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Unformatted text preview: up all sorts of buildings and had tea gardens and tea rooms that
surpassed those of other people in stylishness. . . . People still talk about
him. . . . He took hardly any interest in business and spent his time in amusements.13 Here is the story of another merchant devoted to pleasure whose
interests, like that of the first merchant, centered especially on the tea
ceremony: 182 The Flourishing of a Bourgeois Culture Fig. 53 “House of Entertainment” (detail), ca. mid-1640s (Honolulu Academy
of Arts, Gift of Robert Allerton, 1960 [2758.1] )
[He] became extraordinarily dissolute and spent money in abandoning himself to promiscuity. . . . Taking up the tea ceremony as his profession, he carried on just as he liked and finally went blind and died at the age of forty-two
or forty-three. As his fortune gradually declined in view of these things, he
pawned his utensils and so on and crashed when advances to daimyo were
not repaid.14 The spawning grounds of townsman culture were the pleasure and
entertainment quarters that formed, almost like extraterritorial enclaves,
within the great cities: the Yoshiwara of Edo, the Shinmachi of Osaka,
and the Shimabara of Kyoto (fig. 53). Abounding in brothels, theatres,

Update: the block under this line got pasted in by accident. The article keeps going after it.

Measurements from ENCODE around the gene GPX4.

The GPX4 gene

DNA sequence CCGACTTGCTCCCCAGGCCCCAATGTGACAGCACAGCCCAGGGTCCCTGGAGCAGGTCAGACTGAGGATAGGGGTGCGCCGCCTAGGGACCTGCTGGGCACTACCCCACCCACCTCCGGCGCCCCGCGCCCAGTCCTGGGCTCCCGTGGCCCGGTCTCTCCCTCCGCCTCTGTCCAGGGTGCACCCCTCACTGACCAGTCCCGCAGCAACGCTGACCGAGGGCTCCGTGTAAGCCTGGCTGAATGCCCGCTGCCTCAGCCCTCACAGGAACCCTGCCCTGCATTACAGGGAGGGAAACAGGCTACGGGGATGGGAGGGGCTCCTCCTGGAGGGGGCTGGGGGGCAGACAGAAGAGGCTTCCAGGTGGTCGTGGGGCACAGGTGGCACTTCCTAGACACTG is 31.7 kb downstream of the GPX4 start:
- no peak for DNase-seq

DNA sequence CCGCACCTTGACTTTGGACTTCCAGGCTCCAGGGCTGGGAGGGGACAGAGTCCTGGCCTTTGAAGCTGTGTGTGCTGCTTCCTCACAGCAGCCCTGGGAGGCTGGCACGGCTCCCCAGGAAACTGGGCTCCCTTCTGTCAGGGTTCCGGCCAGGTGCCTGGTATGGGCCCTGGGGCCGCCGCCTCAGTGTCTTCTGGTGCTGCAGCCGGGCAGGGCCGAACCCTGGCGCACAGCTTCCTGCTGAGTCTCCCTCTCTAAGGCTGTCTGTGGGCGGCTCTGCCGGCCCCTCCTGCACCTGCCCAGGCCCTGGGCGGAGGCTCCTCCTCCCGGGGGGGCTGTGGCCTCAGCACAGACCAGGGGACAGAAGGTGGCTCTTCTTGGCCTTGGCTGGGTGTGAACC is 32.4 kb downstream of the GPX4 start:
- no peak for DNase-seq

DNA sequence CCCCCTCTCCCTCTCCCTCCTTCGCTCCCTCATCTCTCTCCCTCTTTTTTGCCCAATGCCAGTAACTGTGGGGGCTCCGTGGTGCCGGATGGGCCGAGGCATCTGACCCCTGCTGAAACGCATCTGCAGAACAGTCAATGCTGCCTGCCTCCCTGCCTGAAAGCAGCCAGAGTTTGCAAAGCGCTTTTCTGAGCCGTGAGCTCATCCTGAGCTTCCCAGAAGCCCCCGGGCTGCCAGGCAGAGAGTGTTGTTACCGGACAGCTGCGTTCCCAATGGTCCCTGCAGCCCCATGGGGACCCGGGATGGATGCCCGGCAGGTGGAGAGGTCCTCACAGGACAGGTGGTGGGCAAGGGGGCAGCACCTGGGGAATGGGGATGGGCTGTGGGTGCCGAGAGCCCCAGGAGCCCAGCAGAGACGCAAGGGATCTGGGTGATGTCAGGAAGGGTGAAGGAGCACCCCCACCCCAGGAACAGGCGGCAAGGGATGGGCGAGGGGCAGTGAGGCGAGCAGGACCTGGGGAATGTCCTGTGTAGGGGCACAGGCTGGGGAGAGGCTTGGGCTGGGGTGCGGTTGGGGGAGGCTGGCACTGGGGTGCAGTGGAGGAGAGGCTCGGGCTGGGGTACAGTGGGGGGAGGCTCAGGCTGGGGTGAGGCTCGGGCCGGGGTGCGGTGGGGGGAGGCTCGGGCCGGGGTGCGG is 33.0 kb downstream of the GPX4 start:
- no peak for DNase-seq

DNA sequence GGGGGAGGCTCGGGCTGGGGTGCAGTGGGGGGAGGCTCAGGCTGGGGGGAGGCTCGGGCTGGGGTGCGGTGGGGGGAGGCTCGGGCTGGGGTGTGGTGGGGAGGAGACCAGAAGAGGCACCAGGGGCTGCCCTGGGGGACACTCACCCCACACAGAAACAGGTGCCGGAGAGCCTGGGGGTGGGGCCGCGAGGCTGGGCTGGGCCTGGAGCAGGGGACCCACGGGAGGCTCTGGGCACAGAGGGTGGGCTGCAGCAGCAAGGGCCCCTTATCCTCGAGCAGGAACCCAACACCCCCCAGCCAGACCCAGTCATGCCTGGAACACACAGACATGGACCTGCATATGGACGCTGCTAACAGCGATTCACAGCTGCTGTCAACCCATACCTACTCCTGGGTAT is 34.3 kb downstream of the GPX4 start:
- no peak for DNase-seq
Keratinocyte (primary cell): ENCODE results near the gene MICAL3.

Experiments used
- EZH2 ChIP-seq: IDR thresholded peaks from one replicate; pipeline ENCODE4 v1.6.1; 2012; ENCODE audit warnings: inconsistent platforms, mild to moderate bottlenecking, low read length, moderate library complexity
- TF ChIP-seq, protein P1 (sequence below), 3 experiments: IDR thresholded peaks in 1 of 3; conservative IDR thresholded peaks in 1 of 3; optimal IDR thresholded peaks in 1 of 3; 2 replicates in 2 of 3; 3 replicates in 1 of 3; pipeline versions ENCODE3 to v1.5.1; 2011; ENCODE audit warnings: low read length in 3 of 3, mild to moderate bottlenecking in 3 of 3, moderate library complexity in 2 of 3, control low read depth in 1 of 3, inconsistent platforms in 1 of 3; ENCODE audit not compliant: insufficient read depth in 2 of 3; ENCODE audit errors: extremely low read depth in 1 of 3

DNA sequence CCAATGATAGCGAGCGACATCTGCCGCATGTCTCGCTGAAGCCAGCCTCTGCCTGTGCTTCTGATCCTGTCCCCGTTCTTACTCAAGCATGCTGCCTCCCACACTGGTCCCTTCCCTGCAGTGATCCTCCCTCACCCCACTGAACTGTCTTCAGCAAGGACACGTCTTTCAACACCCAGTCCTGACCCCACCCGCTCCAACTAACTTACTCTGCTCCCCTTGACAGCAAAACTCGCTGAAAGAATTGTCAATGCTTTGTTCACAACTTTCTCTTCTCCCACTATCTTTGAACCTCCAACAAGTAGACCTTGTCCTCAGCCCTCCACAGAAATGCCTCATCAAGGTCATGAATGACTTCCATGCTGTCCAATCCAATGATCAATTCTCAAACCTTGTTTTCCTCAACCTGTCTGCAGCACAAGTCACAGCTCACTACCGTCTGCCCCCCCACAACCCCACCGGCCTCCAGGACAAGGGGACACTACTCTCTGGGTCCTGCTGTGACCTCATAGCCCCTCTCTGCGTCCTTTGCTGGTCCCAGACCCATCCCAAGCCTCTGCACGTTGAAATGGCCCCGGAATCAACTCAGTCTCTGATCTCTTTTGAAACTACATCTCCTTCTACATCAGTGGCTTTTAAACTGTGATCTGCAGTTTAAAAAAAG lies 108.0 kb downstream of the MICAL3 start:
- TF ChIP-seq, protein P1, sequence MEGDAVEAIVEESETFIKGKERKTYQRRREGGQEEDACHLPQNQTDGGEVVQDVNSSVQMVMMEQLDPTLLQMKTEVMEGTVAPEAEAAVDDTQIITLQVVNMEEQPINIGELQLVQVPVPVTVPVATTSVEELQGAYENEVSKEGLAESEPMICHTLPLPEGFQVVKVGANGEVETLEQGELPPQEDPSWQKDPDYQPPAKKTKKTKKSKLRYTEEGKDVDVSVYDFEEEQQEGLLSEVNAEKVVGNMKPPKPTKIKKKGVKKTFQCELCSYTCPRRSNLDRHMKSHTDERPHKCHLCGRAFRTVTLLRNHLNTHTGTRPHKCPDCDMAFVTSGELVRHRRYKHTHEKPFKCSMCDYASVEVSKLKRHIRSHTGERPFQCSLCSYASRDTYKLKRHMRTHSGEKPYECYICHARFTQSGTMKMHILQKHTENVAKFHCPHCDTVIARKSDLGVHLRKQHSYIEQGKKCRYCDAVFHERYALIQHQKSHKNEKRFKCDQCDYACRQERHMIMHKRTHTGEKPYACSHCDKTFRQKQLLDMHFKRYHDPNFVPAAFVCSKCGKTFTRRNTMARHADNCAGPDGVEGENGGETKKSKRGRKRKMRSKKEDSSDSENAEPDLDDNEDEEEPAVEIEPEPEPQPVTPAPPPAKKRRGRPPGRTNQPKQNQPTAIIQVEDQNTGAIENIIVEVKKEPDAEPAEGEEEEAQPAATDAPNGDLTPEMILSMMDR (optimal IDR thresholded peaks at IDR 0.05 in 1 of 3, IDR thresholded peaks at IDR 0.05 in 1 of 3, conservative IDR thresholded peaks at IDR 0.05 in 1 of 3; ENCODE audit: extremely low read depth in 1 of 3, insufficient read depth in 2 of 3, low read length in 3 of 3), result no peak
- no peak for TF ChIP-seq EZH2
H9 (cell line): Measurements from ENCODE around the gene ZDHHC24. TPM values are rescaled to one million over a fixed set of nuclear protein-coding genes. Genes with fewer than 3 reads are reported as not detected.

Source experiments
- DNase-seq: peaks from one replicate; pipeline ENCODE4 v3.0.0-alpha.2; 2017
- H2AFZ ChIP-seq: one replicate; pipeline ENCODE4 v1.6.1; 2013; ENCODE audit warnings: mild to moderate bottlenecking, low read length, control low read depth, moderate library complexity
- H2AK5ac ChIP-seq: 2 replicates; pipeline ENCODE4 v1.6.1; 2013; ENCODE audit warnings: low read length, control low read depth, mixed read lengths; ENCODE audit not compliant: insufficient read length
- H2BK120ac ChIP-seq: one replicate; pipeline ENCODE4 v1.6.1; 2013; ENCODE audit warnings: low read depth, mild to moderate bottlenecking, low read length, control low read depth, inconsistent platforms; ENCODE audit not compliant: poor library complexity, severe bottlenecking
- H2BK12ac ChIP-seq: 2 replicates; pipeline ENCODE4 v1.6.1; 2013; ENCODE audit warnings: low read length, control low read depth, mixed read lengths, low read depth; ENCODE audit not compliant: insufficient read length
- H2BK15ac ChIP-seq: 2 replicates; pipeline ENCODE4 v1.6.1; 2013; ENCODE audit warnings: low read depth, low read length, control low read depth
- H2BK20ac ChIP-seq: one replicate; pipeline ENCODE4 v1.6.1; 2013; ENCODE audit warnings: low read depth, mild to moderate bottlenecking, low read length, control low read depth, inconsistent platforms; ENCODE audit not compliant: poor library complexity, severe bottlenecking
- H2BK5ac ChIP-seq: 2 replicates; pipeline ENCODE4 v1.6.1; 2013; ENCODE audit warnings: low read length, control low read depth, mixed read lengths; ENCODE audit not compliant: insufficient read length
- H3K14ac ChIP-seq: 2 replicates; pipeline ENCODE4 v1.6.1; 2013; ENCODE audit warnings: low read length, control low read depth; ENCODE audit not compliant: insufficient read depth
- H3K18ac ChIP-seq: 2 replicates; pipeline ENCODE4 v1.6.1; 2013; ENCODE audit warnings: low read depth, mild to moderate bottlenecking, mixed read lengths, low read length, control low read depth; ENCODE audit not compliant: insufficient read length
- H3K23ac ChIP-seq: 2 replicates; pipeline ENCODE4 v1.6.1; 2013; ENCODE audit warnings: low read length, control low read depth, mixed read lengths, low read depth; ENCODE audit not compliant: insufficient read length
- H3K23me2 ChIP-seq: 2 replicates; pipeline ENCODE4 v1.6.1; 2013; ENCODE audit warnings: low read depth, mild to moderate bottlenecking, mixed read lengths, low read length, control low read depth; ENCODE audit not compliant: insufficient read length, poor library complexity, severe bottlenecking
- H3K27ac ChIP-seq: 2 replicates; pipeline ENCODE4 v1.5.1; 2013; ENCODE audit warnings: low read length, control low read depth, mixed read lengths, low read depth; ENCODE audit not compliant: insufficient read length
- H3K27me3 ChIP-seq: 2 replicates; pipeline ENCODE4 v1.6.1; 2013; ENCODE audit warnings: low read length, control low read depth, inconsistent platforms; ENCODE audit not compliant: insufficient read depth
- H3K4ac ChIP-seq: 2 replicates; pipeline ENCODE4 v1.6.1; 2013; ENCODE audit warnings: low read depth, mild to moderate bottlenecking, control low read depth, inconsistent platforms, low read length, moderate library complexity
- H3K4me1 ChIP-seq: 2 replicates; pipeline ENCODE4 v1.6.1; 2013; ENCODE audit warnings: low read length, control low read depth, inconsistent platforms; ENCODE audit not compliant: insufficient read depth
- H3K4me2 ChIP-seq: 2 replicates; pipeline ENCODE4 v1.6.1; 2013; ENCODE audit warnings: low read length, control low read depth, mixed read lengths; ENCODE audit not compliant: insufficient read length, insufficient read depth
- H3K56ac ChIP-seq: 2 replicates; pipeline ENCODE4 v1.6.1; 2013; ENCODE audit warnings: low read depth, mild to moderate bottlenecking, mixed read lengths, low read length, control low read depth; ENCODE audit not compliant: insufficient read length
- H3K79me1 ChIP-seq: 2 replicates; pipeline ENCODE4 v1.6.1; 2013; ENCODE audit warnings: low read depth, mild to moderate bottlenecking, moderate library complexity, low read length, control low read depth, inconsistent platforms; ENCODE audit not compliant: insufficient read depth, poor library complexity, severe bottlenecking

teahouses, public baths, and sundry other places of diversion and assignation, these quarters were the famous “floating worlds” (ukiyo) of Tokugawa fact and legend. Ukiyo, although used specifically from about this
time to designate such demimondes, meant in the broadest sense the
insubstantial and ever-changing existence in which man is enmeshed.
To medieval Buddhists, this had been a wretched and sorrowful existence, and ukiyo15 always carried the connotation that life is fundamentally sad; but, in Genroku times, the term was more commonly taken to
mean a world that was pleasurable precisely because it was constantly
changing, exciting, and up-to-date.
In view of the tremendous pressure that Tokugawa society placed on
the individual to conform to the rigid rules of Confucian behavior, sec- The Flourishing of a Bour...
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- Spring '13